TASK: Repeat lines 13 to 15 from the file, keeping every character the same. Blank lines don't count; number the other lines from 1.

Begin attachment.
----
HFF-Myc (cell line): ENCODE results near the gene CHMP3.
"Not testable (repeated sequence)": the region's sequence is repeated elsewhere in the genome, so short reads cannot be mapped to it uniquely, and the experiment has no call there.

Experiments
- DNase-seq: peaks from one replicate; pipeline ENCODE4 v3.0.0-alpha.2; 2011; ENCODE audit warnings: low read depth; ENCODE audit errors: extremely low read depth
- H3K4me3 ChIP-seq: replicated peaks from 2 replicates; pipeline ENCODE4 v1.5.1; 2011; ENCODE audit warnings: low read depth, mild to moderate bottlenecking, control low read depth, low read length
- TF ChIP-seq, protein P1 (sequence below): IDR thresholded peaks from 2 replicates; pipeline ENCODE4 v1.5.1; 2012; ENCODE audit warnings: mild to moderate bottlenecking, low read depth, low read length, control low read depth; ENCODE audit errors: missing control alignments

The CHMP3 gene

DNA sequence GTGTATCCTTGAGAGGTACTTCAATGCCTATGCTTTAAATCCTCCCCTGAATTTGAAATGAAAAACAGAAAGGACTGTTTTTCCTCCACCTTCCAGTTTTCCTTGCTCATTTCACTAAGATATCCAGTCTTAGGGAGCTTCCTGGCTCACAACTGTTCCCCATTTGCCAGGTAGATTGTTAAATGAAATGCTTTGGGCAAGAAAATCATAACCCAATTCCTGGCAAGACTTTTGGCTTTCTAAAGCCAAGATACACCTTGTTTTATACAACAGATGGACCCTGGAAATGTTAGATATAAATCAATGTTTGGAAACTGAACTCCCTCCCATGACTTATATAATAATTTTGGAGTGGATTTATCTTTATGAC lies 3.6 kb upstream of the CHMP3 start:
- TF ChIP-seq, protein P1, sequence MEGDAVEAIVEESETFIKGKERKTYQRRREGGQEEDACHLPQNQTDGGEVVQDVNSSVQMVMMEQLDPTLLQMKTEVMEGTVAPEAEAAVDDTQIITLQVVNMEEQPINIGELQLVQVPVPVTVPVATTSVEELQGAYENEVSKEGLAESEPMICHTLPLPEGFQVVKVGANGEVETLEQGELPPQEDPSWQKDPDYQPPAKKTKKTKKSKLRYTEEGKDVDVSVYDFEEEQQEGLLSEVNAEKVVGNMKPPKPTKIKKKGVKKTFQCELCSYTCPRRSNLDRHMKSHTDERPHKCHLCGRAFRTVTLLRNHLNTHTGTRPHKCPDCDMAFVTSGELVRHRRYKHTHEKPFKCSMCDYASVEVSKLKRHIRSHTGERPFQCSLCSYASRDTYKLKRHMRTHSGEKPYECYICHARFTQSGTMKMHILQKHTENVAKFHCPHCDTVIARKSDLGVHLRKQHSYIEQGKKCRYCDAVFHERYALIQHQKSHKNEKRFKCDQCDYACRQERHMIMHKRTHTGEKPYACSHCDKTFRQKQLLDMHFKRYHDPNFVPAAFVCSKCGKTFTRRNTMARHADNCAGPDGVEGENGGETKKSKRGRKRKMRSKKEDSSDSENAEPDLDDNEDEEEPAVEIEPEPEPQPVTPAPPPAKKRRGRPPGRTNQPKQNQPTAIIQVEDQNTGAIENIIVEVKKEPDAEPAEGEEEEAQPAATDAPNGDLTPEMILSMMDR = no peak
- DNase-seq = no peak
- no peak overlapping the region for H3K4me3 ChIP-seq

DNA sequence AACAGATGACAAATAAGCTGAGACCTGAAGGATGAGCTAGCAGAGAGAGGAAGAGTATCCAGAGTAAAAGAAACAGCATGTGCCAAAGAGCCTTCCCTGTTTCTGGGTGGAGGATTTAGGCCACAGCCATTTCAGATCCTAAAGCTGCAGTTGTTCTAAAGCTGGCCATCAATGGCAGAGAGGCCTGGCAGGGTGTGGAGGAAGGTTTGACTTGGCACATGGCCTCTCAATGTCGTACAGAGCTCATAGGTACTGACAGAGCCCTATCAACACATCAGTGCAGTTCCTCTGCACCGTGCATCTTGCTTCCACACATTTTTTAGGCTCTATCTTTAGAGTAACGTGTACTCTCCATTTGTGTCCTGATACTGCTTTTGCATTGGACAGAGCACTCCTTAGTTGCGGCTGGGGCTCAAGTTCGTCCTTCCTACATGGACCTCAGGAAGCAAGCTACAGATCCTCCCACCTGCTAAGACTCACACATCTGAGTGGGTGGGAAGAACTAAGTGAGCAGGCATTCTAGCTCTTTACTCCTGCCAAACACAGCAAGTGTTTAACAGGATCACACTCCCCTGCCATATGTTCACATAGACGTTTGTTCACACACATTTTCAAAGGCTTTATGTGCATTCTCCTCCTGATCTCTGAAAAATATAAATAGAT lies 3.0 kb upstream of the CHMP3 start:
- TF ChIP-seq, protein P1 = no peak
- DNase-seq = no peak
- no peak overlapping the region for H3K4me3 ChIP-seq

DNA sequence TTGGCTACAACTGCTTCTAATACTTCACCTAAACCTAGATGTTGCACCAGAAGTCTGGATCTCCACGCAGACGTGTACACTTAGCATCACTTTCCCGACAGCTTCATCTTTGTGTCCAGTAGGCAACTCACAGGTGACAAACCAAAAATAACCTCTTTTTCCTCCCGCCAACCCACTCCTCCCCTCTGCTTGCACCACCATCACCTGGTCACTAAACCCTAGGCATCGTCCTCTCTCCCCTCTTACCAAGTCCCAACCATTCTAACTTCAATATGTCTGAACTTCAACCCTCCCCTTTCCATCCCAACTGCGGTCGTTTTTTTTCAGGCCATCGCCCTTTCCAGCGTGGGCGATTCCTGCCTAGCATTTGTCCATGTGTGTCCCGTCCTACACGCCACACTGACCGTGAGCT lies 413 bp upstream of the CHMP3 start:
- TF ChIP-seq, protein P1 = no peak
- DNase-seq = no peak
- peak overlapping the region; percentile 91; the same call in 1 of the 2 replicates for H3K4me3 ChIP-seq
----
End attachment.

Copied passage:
- TF ChIP-seq, protein P1 = no peak
- DNase-seq = no peak
- no peak overlapping the region for H3K4me3 ChIP-seq